This was a retrospective study comparing dynamic contrast–enhanced magnetic resonance (DCE-MR) perfusion with digital subtraction angiography (DSA) in determining the vascularity of spinal tumors.
To report on the efficacy of DCE-MR perfusion as a potential noninvasive surrogate for measuring vascularity and thus determine the need for preoperative embolization.
Although primary spinal tumors are rare, spine metastases are relatively common and symptomatic in approximately 14% of patients. Symptomatic patients require palliation with radiotherapy and/or surgery, with possible preoperative endovascular embolization of the tumor.
A retrospective review revealed 10 patients with 11 diseased vertebral bodies who had received spine DCE-MR perfusion studies and subsequently underwent spinal DSA. Processed MR data were used to calculate a blood flow ratio comparing blood flow with a diseased and an adjacent normal vertebral body. Spinal tumor vascularity was graded on the basis of angiographic tumor blush from 0 (decreased enhancement compared with a normal vertebral body) to 4 (marked tumor blush with early arteriovenous shunting).
Eight vertebral bodies demonstrated increased vascularity on DSA with blood flow ratios of greater than 1.8, 2 vertebral bodies demonstrated normal enhancement on DSA with cerebral blood flow (CBF) ratio of 0.55 to 1.14, and 1 vertebral body level had decreased enhancement on DSA, with a CBF ratio of 0.43. There was a strong correlation between CBF ratio and DSA score, with Spearman ρ = 0.87 (P = 0.00012).
These data show a statistically significant correlation between CBF ratio and DSA and suggest that DCE-MR perfusion can serve as a surrogate to DSA for determining tumor vascularity in patients with extramedullary spinal metastases.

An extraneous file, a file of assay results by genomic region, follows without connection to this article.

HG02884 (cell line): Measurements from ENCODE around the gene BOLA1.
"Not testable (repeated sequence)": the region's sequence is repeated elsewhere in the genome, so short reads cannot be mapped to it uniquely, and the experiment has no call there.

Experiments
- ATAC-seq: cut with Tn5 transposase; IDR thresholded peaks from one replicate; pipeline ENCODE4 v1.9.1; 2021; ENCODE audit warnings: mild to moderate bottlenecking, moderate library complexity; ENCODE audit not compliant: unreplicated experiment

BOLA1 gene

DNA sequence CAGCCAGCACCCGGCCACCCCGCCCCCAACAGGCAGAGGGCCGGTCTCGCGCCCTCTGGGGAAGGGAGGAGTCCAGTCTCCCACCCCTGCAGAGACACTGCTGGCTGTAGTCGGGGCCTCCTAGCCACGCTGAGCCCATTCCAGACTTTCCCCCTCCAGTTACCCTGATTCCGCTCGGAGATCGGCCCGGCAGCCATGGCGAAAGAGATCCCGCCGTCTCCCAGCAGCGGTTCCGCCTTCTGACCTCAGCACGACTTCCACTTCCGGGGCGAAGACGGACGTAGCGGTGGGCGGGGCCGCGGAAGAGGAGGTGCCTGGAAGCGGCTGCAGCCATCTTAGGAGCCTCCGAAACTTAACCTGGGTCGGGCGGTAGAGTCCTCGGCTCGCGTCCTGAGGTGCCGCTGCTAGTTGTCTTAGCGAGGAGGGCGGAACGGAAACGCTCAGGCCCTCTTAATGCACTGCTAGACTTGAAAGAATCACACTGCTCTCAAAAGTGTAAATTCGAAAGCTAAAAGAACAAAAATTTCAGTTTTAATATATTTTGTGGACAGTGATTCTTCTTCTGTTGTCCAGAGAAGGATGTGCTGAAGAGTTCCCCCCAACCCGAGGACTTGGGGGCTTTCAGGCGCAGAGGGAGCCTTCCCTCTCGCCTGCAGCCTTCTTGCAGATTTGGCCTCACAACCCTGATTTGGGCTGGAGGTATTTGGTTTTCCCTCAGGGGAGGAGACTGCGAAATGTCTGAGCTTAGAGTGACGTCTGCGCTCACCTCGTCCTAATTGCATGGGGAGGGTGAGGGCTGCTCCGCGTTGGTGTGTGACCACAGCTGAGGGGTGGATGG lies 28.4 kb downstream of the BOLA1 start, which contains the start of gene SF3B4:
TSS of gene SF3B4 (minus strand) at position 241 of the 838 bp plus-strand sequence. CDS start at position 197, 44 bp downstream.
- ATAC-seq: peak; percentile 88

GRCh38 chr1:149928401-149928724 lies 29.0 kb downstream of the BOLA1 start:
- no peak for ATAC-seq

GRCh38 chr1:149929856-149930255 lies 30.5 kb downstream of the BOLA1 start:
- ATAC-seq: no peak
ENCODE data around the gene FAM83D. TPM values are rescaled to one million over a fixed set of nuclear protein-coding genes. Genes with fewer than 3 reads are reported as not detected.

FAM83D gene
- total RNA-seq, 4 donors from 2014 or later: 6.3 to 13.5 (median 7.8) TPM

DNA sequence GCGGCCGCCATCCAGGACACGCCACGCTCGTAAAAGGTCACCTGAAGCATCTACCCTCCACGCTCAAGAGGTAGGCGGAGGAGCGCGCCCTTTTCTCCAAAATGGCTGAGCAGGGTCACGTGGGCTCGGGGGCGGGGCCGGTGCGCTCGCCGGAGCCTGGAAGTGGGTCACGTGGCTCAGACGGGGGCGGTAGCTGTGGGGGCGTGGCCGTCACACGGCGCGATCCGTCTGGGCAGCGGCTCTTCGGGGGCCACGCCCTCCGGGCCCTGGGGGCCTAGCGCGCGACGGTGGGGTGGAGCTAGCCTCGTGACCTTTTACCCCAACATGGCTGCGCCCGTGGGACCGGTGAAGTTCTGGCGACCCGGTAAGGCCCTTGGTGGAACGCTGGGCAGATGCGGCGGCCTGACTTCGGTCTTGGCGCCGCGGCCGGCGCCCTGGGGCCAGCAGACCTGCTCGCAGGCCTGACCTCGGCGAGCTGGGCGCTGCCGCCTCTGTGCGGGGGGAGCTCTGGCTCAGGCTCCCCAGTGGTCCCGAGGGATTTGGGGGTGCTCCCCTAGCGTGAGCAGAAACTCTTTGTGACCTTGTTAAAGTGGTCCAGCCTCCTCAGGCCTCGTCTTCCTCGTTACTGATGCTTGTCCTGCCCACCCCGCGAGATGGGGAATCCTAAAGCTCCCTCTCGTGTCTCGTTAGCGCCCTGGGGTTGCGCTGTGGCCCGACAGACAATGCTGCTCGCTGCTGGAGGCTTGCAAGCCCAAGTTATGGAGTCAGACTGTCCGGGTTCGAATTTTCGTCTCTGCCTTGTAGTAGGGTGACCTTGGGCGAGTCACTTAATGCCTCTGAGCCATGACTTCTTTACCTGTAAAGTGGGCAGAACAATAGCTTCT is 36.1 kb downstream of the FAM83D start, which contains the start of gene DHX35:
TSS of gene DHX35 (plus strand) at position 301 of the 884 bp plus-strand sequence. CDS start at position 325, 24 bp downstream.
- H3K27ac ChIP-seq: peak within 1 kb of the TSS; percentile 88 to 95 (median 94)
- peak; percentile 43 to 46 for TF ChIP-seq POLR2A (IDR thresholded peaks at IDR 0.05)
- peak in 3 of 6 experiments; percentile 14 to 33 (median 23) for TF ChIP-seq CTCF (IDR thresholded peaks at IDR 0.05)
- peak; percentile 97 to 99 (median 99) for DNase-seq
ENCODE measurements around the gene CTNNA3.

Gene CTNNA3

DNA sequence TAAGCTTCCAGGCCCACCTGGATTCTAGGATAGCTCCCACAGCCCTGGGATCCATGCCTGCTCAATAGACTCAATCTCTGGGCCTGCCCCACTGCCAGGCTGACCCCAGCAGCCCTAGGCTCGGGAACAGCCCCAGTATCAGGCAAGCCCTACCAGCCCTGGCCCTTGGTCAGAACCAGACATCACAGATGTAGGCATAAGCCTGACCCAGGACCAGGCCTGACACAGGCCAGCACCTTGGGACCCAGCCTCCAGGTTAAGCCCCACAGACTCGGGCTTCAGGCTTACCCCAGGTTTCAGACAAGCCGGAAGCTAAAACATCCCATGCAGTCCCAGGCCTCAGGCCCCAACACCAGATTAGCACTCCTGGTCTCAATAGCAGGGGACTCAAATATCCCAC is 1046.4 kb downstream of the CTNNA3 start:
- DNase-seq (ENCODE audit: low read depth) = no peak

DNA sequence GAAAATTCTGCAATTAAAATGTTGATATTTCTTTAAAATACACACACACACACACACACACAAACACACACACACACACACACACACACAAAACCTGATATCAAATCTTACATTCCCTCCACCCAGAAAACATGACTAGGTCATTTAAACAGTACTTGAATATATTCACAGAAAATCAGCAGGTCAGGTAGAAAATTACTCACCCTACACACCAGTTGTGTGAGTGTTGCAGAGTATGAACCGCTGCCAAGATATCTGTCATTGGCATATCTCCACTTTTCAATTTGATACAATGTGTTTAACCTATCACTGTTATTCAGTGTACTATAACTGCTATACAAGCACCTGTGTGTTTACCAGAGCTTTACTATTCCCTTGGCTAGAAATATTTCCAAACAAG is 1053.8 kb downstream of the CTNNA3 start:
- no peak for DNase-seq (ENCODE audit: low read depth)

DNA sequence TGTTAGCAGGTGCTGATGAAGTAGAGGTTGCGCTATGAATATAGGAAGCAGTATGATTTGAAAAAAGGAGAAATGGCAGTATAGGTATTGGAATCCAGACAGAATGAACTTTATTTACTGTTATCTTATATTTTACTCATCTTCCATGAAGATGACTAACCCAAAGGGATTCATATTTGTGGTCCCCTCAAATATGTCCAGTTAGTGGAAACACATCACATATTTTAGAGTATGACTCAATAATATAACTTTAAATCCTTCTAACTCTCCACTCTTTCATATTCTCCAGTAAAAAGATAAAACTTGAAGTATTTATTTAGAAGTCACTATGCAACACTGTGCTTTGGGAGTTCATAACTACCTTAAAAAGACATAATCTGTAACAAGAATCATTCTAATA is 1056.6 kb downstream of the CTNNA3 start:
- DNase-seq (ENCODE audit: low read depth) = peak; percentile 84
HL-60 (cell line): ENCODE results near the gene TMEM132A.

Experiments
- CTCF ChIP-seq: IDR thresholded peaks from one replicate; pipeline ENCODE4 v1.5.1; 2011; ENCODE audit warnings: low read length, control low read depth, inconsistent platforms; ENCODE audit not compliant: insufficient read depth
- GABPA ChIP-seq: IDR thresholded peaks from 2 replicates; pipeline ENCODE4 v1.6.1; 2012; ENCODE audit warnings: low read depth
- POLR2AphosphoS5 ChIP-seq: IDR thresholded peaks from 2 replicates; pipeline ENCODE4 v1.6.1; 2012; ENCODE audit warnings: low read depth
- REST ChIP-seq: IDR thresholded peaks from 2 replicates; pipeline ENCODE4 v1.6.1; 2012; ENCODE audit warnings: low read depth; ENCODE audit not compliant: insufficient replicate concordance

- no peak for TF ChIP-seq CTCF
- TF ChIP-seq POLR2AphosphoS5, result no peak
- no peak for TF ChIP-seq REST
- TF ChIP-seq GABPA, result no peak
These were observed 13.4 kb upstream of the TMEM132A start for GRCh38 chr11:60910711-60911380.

Level of Evidence: 3
This study compares dynamic contrast–enhanced magnetic resonance perfusion with digital subtraction angiography, currently the “gold standard,” in determining the degree of vascularity in extradural spinal metastases. It concludes that the former is equivalent to the latter, thus providing for a noninvasive method of screening candidates for endovascular embolization.
*Department of Radiology, Weill Cornell Medical College, New York Presbyterian Hospital, New York, NY
†Department of Radiology, Memorial Sloan Kettering Cancer Center, New York, NY
‡Division of Interventional Neuroradiology, Department of Neurological Surgery, Weill Cornell Medical College, New York Presbyterian Hospital, New York, NY; and
§Department of Neurological Surgery, Memorial Sloan Kettering Cancer Center, New York, NY.
Address correspondence and reprint requests to Athos Patsalides, MD, Department of Neurological Surgery, Weill Cornell Medical College, 525 East 68th St, Box 99, New York, NY 10065; E-mail: firstname.lastname@example.org
Acknowledgment date: January 16, 2014. Revision date: April 7, 2014. Acceptance date: April 21, 2014.
The device(s)/drug(s) is/are FDA approved or approved by corresponding national agency for this indication.
No funds were received in support of this work.
Relevant financial activities outside the submitted work: consultancy, payment for lectures, and royalties.